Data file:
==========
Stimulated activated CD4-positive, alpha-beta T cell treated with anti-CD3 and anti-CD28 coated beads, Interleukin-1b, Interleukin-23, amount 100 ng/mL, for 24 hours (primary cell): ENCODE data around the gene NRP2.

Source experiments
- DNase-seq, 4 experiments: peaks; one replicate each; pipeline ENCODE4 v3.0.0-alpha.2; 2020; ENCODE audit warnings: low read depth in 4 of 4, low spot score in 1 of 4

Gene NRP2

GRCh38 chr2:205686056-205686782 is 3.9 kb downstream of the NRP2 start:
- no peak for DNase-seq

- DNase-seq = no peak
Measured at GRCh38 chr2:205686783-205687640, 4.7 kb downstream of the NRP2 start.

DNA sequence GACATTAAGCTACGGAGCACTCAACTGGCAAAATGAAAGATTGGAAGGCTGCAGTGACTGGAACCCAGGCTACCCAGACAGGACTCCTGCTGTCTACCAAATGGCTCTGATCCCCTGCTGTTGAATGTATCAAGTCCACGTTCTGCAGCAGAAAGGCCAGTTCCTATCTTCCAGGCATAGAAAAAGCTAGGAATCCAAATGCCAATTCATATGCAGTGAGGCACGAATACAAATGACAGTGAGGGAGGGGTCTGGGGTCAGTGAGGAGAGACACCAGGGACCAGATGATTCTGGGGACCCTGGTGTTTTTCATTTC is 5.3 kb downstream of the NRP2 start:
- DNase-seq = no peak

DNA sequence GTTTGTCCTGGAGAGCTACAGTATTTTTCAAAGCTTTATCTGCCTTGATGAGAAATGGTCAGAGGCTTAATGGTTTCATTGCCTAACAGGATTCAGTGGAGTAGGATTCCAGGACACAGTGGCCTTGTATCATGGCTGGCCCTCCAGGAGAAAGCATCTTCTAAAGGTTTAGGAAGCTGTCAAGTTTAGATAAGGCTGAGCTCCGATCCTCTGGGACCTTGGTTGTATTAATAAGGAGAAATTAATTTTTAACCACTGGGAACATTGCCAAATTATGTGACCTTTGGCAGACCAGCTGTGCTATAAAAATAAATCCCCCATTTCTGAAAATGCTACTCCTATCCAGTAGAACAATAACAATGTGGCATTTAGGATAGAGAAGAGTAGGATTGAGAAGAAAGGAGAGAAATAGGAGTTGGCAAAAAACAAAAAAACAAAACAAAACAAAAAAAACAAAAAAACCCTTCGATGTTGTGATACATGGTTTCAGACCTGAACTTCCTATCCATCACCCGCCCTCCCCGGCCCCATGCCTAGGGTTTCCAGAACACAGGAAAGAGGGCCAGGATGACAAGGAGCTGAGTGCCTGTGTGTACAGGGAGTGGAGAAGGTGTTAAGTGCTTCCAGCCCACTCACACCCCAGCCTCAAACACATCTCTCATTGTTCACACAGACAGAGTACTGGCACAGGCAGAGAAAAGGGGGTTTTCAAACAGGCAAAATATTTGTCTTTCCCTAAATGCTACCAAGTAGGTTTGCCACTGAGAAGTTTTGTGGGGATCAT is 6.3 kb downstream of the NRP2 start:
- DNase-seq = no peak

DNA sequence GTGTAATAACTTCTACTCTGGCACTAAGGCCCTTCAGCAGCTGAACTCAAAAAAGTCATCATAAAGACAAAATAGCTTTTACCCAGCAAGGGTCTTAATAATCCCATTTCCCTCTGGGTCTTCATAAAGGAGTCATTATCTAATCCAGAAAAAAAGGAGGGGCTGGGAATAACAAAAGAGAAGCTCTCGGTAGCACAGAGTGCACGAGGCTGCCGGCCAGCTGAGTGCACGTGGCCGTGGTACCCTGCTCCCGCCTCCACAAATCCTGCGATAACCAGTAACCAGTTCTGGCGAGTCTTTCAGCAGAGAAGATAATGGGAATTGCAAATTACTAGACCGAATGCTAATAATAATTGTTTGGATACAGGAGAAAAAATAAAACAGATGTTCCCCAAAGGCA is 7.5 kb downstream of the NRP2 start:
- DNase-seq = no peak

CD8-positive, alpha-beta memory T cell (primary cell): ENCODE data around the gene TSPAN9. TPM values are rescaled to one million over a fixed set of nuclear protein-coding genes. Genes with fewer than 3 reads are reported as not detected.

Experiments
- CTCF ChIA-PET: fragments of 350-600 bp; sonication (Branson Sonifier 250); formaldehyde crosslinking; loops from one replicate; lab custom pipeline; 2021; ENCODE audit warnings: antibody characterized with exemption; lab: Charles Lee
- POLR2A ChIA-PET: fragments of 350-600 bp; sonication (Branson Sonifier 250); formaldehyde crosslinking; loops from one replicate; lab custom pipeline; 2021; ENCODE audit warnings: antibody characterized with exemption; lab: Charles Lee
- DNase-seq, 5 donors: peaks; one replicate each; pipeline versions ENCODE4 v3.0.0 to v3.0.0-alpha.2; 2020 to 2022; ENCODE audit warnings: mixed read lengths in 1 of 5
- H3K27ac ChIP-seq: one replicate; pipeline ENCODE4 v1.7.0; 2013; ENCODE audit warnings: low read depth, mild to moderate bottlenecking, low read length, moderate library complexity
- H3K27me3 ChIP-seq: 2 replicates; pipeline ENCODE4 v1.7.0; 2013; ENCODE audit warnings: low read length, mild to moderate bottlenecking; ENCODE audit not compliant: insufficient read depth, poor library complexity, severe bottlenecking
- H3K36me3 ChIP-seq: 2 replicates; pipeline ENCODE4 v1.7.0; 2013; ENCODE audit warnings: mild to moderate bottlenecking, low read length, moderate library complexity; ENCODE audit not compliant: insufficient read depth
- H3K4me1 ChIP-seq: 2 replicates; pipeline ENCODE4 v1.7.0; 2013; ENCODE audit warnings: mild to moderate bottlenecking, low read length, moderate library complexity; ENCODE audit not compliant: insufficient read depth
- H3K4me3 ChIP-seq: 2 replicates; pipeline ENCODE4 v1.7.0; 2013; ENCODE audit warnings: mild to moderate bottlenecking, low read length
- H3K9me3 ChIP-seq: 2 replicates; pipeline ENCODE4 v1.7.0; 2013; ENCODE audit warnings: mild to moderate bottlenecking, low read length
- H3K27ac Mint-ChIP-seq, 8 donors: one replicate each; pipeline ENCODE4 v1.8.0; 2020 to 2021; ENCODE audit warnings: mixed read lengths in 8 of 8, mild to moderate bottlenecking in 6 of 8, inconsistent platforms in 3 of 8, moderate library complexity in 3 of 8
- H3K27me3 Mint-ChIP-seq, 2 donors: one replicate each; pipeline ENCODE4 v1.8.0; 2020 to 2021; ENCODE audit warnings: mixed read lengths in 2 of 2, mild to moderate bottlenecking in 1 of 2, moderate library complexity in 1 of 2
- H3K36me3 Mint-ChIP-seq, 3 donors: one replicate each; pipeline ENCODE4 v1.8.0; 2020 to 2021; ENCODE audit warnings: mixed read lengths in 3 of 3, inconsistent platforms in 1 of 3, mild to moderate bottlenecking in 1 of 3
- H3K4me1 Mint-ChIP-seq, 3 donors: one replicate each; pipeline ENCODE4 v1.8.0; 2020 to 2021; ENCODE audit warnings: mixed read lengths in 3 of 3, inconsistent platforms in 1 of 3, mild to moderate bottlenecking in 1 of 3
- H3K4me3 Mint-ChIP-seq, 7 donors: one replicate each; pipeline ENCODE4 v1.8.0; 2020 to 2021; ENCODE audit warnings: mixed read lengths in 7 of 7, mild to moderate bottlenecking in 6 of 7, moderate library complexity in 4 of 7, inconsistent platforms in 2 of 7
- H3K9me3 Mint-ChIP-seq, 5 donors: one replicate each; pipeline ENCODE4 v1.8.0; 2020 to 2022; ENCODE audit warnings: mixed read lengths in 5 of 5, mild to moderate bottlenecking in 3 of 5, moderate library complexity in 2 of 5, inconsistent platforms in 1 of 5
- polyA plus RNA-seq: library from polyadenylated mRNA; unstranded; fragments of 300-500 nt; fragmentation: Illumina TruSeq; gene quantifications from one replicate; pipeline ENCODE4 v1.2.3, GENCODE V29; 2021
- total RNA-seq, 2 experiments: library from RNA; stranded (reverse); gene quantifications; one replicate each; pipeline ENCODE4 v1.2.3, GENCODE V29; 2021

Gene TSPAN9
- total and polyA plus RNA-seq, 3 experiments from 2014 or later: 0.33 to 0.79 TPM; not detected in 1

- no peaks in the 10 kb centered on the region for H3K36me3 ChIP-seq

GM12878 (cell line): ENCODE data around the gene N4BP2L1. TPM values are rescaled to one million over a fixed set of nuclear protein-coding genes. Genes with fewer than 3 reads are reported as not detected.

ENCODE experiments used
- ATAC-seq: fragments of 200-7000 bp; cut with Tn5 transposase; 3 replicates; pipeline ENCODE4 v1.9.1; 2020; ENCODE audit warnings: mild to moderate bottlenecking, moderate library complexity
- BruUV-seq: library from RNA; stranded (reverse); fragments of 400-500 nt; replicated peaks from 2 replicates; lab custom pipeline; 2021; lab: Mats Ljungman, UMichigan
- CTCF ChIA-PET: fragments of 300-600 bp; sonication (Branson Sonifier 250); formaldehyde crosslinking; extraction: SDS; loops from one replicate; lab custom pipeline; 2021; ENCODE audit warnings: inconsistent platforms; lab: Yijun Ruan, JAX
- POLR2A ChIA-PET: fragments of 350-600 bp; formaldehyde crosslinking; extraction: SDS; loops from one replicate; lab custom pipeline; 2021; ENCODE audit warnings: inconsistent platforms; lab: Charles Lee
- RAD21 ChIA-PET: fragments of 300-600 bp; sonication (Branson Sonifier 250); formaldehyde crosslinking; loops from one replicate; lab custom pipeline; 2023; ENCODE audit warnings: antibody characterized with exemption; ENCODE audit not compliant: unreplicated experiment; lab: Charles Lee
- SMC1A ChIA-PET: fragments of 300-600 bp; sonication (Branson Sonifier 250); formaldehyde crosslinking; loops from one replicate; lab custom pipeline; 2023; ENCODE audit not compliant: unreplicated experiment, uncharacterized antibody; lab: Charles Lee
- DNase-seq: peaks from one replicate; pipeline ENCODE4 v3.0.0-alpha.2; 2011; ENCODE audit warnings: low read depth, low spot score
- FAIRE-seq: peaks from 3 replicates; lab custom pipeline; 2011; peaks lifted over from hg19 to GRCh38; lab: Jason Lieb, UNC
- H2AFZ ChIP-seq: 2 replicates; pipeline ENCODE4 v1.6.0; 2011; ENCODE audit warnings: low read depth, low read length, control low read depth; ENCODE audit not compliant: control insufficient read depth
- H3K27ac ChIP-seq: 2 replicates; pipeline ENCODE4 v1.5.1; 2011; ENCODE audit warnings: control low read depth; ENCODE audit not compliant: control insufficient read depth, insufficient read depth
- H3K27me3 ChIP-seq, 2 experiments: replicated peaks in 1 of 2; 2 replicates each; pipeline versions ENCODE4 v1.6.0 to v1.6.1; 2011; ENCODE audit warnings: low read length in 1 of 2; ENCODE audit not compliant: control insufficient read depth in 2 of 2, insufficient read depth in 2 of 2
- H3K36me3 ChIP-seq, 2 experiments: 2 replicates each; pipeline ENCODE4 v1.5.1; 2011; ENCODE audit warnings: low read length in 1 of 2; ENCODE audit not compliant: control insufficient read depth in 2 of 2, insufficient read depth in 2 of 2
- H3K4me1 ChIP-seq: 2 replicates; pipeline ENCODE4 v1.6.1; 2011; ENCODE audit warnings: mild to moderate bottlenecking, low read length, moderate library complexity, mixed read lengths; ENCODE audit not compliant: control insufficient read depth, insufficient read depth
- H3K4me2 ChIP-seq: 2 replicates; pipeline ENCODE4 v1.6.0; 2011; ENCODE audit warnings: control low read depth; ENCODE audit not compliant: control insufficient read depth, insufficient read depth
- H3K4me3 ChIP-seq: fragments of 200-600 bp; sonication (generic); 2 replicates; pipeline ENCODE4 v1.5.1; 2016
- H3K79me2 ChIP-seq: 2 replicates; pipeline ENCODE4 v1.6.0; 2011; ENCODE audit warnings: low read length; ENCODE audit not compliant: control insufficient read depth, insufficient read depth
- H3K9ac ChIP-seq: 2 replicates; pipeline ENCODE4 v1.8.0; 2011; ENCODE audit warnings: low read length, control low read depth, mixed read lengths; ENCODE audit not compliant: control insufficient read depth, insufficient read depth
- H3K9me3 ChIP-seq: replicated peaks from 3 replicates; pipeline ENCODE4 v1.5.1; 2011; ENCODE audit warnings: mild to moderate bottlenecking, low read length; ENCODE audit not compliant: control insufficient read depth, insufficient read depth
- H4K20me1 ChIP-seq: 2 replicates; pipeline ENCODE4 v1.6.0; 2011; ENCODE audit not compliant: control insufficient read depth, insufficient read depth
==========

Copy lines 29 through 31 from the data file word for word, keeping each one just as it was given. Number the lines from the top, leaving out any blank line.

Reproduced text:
- H3K4me1 Mint-ChIP-seq, 3 donors: one replicate each; pipeline ENCODE4 v1.8.0; 2020 to 2021; ENCODE audit warnings: mixed read lengths in 3 of 3, inconsistent platforms in 1 of 3, mild to moderate bottlenecking in 1 of 3
- H3K4me3 Mint-ChIP-seq, 7 donors: one replicate each; pipeline ENCODE4 v1.8.0; 2020 to 2021; ENCODE audit warnings: mixed read lengths in 7 of 7, mild to moderate bottlenecking in 6 of 7, moderate library complexity in 4 of 7, inconsistent platforms in 2 of 7
- H3K9me3 Mint-ChIP-seq, 5 donors: one replicate each; pipeline ENCODE4 v1.8.0; 2020 to 2022; ENCODE audit warnings: mixed read lengths in 5 of 5, mild to moderate bottlenecking in 3 of 5, moderate library complexity in 2 of 5, inconsistent platforms in 1 of 5